IOC, Networks Meet About U.S. TV Rights
Jan. 15, 2003
NEW YORK (AP) _ Let the Olympic bidding begin. For the TV rights, that is.
Representatives of ABC, CBS, NBC, Fox, ESPN and Turner Sports met separately Monday and Tuesday with members of the International Olympic Committee for what the IOC called ``a fact-finding mission.''
It's a prelude to the first multinetwork Olympic rights bidding in a decade. In July 1993, NBC outbid ABC and CBS in a sort of one-day auction and paid $456 million for the U.S. rights to the 1996 Atlanta Games. In January 1994, CBS was the lone bidder for the 1998 Olympics after NBC, ABC and Fox dropped out.
Since then, NBC and the IOC worked out deals worth a total of $3.5 billion for the 2000, 2002, 2004, 2006 and 2008 Olympics _ without other networks getting a chance to bid.
No offers were solicited at this week's meetings, two TV industry sources told The Associated Press on condition of anonymity.
Instead, the sources said, the talks were about how the rights negotiations will be organized. No calendar has been set yet, although one source said bidding could take place later this year.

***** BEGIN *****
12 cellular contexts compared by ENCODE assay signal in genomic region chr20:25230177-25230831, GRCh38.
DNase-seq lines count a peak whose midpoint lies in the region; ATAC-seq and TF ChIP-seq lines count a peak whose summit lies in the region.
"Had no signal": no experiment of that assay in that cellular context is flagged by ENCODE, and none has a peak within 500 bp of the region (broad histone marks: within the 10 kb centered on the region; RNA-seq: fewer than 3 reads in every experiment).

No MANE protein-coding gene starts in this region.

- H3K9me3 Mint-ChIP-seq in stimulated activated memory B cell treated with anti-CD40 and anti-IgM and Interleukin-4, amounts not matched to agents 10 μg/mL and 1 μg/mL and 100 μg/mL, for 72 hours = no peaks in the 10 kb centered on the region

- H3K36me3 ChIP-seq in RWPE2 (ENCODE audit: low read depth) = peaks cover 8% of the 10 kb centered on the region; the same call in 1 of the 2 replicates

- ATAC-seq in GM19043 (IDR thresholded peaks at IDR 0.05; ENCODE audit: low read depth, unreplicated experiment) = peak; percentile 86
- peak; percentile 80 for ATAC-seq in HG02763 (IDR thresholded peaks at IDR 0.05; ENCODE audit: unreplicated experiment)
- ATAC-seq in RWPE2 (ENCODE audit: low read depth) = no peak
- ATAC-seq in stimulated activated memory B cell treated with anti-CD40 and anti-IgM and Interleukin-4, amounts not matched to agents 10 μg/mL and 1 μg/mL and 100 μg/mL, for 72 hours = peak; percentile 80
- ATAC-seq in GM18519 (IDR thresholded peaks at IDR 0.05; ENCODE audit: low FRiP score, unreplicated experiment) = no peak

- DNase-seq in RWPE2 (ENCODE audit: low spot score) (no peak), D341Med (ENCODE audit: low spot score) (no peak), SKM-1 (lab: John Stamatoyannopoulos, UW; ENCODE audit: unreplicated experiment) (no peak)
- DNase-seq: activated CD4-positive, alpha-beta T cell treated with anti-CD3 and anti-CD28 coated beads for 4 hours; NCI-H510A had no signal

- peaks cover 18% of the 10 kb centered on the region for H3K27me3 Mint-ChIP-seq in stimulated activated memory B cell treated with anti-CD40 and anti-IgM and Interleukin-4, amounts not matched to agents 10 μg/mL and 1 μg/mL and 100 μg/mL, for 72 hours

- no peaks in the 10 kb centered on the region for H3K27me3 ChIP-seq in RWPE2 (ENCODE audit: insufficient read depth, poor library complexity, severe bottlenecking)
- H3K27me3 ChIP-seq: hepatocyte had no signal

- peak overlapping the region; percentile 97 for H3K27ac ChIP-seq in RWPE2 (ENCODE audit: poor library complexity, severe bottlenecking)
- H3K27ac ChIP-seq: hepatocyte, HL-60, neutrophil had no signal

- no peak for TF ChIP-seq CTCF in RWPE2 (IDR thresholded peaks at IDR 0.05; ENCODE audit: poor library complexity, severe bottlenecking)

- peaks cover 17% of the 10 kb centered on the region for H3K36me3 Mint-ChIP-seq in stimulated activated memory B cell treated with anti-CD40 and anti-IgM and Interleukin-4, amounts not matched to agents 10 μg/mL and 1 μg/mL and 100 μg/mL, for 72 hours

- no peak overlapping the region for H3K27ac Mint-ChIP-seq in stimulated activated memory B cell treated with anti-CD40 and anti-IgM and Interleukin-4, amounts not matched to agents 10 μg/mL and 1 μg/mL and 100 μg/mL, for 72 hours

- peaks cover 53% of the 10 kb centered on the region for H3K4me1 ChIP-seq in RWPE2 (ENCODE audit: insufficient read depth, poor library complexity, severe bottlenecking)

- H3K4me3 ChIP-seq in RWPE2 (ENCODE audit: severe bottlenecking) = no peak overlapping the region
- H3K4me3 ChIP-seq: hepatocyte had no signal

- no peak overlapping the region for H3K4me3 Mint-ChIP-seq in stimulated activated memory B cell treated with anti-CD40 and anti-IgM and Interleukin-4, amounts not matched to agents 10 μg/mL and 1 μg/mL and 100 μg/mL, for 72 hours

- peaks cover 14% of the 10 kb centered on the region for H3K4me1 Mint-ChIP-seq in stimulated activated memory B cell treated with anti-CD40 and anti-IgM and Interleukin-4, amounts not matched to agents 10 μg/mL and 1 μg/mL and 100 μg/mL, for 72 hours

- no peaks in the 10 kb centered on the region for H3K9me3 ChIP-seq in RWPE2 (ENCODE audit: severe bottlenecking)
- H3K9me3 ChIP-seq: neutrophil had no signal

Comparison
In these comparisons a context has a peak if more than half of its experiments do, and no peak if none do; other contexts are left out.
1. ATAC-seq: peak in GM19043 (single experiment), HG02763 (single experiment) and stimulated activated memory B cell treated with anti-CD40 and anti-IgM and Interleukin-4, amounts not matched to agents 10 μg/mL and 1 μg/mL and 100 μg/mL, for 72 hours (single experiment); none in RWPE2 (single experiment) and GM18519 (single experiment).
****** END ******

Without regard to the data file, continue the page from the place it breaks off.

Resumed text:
And it might not just be for the next available games, the 2010 Winter Olympics, that source said. It's possible those games could be packaged with the 2012, 2014 and 2016 Olympics.
NBC has allowed a series of major sports rights deals to expire in recent years, including the NFL, NBA and major league baseball. Along with NASCAR and horse racing's Triple Crown, the Olympics are that network's key sports programming.
And NBC says it makes money on the Olympics _ a rarity in sports deals these days.
Despite the lowest Olympic ratings since the 1960s, the 2000 Sydney Games made a profit in the tens of millions of dollars, while last year's Salt Lake City Games made about $75 million, NBC said.
NBC Sports VP Kevin Sullivan wouldn't comment Tuesday about this week's talks with the IOC, nor would most of the networks.
``We'd be interested in it if it makes good business sense for us,'' ESPN spokesman Josh Krulewitz said.
IOC president Jacques Rogge took over as head of the panel in charge of TV rights, but he isn't involved at this stage.
``This will be an open process,'' Rogge said in October. ``We will not have a private agreement with one company without giving the other companies a chance to bid. It will be an open and fair system, an auction.''
The IOC delegation was led by Richard Carrion, head of the finance commission.